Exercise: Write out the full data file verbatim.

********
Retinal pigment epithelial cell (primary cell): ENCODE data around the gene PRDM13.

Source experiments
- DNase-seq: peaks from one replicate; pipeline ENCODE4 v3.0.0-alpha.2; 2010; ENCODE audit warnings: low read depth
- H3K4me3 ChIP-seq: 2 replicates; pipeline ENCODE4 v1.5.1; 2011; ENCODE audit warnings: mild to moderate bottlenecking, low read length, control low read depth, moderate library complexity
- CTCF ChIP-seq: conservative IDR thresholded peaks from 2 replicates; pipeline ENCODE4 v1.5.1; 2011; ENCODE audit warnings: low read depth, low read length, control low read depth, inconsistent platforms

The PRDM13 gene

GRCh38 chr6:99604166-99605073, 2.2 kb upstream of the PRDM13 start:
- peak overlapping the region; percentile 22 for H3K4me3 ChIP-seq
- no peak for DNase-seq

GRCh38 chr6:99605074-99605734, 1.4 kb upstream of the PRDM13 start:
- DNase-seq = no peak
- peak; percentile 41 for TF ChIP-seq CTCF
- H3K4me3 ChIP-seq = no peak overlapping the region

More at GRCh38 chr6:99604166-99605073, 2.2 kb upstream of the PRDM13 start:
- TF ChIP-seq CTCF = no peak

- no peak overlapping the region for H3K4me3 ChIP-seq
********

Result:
Retinal pigment epithelial cell (primary cell): ENCODE data around the gene PRDM13.

Source experiments
- DNase-seq: peaks from one replicate; pipeline ENCODE4 v3.0.0-alpha.2; 2010; ENCODE audit warnings: low read depth
- H3K4me3 ChIP-seq: 2 replicates; pipeline ENCODE4 v1.5.1; 2011; ENCODE audit warnings: mild to moderate bottlenecking, low read length, control low read depth, moderate library complexity
- CTCF ChIP-seq: conservative IDR thresholded peaks from 2 replicates; pipeline ENCODE4 v1.5.1; 2011; ENCODE audit warnings: low read depth, low read length, control low read depth, inconsistent platforms

The PRDM13 gene

GRCh38 chr6:99604166-99605073, 2.2 kb upstream of the PRDM13 start:
- peak overlapping the region; percentile 22 for H3K4me3 ChIP-seq
- no peak for DNase-seq

GRCh38 chr6:99605074-99605734, 1.4 kb upstream of the PRDM13 start:
- DNase-seq = no peak
- peak; percentile 41 for TF ChIP-seq CTCF
- H3K4me3 ChIP-seq = no peak overlapping the region

More at GRCh38 chr6:99604166-99605073, 2.2 kb upstream of the PRDM13 start:
- TF ChIP-seq CTCF = no peak

- no peak overlapping the region for H3K4me3 ChIP-seq